Grandma’s Twilight Àwùjọ

A sparkling blue sky romanced the soothing sea breeze that whispered through respite palm and baobab trees. Granny Henrietta sat on an antique stool knitting the names of her deceased relatives.

She had observed a pattern of disrespect for the elderly.

Stunned with bewilderment she said, “Age is a symbol of respect that holds the family tree together, like carefully knitted thread.” Her embroidery resembled a Joseph’s Coat of Many Colors.

A dignified Maroon, Henrietta is the oldest survivor on the paternal side. She did not look her age despite having turned four score, a milestone in the family’s genealogy. Her compatriots had painstakingly erected her unique cottage. The house stood on a precipice, where one could get a panoramic view of Freetown.

She peeled open her curtain to catch a view of activities in the sunshine. Mentally, she recalled the many sunrises and sunsets she has weathered. It flashed on her mind that the clock was ticking for her to join her ancestors. But not until the whole family had congregated for a final Àwùjọ ceremony she planned to host.

“Honor or respect is a deep rooted tree that adds wit to our beloved culture,” she echoed.

8.30 on Saturday Abiola’s mama dropped him off at grandma’s house. Excitement shone from his bright eyes like a flame. Grandma makes cookies for kids — toffees, gingerbread bun, and pepper-mint and coconut cake. And she tells spellbinding stories.

Usually the squeaky front door is open so people can easily walk in: and to allow fresh air in, since she had no fan or air conditioner.

Abiola’s eyes peeled with wonder as he walked inside. Arresting culture with charm cajoled him to dance. Antique furniture, fittings and family portraits animated the parlor, generously displaying the immortal artistry of Nigerian photographers, Adenuga and Jonathan.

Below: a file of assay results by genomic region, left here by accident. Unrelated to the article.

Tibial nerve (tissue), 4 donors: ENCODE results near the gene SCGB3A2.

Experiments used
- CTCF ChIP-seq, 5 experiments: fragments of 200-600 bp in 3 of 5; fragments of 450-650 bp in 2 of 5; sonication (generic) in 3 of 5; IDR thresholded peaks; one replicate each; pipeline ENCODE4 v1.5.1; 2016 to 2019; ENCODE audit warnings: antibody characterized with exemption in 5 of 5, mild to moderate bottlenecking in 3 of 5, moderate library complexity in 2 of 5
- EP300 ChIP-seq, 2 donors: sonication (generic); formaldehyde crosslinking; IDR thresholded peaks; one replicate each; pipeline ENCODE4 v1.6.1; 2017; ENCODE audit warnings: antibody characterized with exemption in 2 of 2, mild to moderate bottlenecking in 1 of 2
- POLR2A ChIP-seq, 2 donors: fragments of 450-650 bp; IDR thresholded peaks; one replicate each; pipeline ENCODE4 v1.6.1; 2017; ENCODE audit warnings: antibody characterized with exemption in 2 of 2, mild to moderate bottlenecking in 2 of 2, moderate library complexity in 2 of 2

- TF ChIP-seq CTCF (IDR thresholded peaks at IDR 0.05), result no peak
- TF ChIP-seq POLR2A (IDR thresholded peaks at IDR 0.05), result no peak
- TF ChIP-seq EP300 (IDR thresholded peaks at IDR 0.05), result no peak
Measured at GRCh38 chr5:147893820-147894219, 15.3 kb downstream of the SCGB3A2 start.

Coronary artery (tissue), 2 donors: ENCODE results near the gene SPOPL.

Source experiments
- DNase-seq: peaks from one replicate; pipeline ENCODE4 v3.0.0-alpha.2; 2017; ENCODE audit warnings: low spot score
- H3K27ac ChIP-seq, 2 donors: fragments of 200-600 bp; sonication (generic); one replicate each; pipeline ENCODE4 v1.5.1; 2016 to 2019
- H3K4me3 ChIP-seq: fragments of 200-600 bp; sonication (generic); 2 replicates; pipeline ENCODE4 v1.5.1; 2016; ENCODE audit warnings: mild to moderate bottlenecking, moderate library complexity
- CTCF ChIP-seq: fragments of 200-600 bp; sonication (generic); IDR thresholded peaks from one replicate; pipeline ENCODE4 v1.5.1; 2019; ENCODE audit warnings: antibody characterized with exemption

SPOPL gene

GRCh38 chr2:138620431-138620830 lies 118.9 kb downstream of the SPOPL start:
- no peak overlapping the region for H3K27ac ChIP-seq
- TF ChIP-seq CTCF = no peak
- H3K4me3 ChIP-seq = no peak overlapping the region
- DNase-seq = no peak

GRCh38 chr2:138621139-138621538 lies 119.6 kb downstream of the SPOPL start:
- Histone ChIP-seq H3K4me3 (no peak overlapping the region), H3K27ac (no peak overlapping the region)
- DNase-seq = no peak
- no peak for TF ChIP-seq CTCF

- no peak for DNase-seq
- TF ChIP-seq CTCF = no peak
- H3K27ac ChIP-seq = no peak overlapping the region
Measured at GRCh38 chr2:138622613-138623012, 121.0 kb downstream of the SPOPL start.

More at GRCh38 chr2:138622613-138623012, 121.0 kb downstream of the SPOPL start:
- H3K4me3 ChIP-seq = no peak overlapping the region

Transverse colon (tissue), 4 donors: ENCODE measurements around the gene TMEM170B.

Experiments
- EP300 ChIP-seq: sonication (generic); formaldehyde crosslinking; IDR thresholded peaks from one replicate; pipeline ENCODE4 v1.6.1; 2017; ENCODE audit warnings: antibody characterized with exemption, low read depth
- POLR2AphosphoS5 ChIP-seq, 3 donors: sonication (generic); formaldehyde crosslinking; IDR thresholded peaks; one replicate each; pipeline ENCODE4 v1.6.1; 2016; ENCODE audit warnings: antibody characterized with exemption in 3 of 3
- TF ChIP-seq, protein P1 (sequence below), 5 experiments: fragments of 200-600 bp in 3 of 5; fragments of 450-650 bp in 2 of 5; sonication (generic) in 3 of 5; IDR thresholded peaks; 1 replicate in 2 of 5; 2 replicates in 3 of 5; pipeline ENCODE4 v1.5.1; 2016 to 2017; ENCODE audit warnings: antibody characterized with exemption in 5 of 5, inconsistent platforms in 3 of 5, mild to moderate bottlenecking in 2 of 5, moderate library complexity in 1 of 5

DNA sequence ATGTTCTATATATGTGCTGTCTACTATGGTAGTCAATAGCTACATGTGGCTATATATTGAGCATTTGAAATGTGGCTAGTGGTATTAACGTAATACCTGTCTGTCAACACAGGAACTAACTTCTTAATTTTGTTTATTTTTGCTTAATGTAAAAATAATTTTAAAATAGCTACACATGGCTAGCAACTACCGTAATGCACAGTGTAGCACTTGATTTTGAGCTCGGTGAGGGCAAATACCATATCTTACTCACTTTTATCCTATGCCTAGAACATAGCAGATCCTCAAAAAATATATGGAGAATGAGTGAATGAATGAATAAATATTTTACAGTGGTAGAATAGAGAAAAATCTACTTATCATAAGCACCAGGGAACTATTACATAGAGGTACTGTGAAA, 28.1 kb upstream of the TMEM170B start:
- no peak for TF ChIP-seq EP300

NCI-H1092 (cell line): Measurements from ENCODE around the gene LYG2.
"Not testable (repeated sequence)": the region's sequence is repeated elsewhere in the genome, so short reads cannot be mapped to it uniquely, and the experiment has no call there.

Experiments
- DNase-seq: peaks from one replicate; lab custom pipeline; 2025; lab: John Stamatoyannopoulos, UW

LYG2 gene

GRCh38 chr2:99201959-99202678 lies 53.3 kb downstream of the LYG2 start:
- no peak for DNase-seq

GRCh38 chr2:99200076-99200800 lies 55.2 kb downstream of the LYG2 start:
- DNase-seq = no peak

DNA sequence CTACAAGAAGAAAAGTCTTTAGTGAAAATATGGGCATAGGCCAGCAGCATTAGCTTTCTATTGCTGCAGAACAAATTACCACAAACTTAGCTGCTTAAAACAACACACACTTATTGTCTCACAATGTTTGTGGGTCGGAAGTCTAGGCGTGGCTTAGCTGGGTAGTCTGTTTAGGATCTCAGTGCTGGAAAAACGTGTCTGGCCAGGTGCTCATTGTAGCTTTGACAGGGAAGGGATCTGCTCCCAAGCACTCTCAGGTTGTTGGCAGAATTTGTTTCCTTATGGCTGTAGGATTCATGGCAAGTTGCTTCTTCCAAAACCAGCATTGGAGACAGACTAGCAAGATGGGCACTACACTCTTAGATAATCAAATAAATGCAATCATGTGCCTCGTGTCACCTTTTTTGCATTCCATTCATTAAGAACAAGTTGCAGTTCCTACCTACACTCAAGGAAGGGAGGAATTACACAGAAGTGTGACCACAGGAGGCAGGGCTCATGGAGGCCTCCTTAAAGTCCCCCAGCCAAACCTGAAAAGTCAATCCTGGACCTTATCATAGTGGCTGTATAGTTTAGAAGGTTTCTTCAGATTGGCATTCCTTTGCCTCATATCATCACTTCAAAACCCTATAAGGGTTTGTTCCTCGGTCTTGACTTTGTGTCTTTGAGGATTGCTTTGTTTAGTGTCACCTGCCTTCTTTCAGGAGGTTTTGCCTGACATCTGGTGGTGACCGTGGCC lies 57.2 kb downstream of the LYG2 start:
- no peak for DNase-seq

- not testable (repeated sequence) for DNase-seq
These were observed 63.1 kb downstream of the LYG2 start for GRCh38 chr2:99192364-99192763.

“Good morning grandma,” he greeted.

“Good morning, Abiola, how are you today?

“I’m doing fine ma,” he answered.

He inhaled a familiar smell.

“Oh, again? It is nasty, too bitter. I hate it!” he screamed.

He had to gulp the bitter concoction whenever he visited Grandma. At dawn, she ritually has a cupful of Agbo 
 — bitter blend of roots and herbs — before breakfast. With the cup in her grip, she carefully sipped the potent brew to boost her health and longevity. She had never visited a doctor in her lifetime. 

“This is for you, Abiola. Drink it before it gets cold. Ready, steady, go!

“You have to drink it in one gulp before I can fix breakfast,” she coaxed.

“I don’t like it!  It’s nasty. And it makes my mouth bitter,” he protested.

But Abiola shut his eyes and swallowed the strong brew. A grim expression ruined his face as he drank the mixture.

Grandma said, “Yeah, good for you boy,” as she monitored his emotion with supportive eyes.

Soon, he gave her an empty cup, and she clapped heartily praising his child-like obedience.

“You are my good boy,” patting his head. “Now we can eat and tell stories,” she said.

He needed water to kill the bitterness that had ruined his taste bud.

She bent under the table, dipping a clay cup into an old country-pot that stored well water. The refreshing drink slowly restored his taste. Subsequently, Abiola feasted on a bowl of Quaker Oats and baby bread that he washed down with a cup of sweetened lemon grass tea creamed with Cow and Gate powdered milk. He was hungry, so he ate ravenously like a starving cub.